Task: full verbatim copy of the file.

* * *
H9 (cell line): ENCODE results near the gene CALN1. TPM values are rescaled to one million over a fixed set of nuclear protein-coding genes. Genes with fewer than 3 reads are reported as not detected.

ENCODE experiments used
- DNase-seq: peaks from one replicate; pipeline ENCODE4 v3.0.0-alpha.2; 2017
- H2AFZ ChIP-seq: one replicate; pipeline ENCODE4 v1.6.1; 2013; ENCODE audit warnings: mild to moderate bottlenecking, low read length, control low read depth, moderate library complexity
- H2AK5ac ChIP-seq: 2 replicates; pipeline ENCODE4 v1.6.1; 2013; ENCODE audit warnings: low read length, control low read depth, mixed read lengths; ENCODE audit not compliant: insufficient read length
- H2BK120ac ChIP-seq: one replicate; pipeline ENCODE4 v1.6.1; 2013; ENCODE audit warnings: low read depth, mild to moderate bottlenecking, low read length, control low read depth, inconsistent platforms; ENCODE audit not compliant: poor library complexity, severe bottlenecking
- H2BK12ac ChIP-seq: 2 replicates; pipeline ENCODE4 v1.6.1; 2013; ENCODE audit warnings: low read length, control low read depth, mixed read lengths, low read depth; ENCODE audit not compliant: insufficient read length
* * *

H9 (cell line): ENCODE results near the gene CALN1. TPM values are rescaled to one million over a fixed set of nuclear protein-coding genes. Genes with fewer than 3 reads are reported as not detected.

ENCODE experiments used
- DNase-seq: peaks from one replicate; pipeline ENCODE4 v3.0.0-alpha.2; 2017
- H2AFZ ChIP-seq: one replicate; pipeline ENCODE4 v1.6.1; 2013; ENCODE audit warnings: mild to moderate bottlenecking, low read length, control low read depth, moderate library complexity
- H2AK5ac ChIP-seq: 2 replicates; pipeline ENCODE4 v1.6.1; 2013; ENCODE audit warnings: low read length, control low read depth, mixed read lengths; ENCODE audit not compliant: insufficient read length
- H2BK120ac ChIP-seq: one replicate; pipeline ENCODE4 v1.6.1; 2013; ENCODE audit warnings: low read depth, mild to moderate bottlenecking, low read length, control low read depth, inconsistent platforms; ENCODE audit not compliant: poor library complexity, severe bottlenecking
- H2BK12ac ChIP-seq: 2 replicates; pipeline ENCODE4 v1.6.1; 2013; ENCODE audit warnings: low read length, control low read depth, mixed read lengths, low read depth; ENCODE audit not compliant: insufficient read length